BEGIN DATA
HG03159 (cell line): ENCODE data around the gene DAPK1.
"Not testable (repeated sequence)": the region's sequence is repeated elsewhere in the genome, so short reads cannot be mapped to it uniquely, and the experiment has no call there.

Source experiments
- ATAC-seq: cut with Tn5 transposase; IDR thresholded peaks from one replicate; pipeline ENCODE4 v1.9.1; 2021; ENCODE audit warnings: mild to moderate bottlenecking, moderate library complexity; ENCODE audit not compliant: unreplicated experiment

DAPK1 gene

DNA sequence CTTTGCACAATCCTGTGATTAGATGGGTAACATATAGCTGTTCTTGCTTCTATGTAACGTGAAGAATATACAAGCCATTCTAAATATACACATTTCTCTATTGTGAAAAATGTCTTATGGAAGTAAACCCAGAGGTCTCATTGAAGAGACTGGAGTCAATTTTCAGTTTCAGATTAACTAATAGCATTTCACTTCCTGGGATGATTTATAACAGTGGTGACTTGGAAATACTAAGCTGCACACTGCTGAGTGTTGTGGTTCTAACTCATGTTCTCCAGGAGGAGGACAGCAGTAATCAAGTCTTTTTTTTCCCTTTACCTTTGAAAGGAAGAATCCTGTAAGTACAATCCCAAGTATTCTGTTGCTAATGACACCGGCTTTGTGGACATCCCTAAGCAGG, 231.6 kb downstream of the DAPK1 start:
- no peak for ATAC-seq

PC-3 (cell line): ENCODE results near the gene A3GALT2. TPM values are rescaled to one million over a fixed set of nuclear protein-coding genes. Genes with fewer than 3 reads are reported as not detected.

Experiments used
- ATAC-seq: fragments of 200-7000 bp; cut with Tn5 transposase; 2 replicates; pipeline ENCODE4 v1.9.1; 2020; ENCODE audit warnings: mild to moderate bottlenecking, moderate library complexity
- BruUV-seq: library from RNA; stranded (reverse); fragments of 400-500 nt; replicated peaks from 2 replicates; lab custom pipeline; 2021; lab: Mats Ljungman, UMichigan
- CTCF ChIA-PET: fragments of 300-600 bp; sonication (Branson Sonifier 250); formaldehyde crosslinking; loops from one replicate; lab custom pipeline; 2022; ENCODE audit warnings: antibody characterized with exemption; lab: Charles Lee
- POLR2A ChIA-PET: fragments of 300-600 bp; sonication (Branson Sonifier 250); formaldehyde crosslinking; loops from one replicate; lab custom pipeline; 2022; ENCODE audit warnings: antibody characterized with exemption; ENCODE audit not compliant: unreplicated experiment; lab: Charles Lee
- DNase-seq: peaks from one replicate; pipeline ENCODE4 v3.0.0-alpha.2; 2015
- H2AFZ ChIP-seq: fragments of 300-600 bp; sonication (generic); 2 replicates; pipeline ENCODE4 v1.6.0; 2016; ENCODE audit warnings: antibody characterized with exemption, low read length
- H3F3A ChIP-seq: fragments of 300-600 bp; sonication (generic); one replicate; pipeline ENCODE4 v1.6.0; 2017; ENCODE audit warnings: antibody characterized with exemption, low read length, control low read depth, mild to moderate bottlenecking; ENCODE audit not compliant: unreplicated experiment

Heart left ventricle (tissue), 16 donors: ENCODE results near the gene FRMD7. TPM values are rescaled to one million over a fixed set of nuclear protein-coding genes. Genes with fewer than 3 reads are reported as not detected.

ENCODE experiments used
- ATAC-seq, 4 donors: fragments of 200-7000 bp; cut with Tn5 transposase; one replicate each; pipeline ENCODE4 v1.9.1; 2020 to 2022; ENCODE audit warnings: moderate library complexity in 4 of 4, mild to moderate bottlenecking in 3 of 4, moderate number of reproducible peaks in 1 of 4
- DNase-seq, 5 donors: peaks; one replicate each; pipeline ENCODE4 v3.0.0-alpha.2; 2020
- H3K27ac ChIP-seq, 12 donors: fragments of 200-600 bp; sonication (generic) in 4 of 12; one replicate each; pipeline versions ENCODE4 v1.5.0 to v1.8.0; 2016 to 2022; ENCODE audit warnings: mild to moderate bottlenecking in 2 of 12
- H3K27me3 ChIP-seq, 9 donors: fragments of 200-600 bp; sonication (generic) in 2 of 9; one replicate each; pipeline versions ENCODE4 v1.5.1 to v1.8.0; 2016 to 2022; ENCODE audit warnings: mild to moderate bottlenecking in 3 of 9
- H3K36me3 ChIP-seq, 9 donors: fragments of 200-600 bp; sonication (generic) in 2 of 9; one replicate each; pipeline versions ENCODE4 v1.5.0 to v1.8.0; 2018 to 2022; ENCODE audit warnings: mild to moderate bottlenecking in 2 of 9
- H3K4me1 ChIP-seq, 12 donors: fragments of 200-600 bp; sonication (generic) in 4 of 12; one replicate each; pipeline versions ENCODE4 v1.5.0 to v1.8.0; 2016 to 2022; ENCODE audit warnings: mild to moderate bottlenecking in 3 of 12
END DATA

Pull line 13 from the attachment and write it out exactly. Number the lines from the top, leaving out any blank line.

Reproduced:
- POLR2A ChIA-PET: fragments of 300-600 bp; sonication (Branson Sonifier 250); formaldehyde crosslinking; loops from one replicate; lab custom pipeline; 2022; ENCODE audit warnings: antibody characterized with exemption; ENCODE audit not compliant: unreplicated experiment; lab: Charles Lee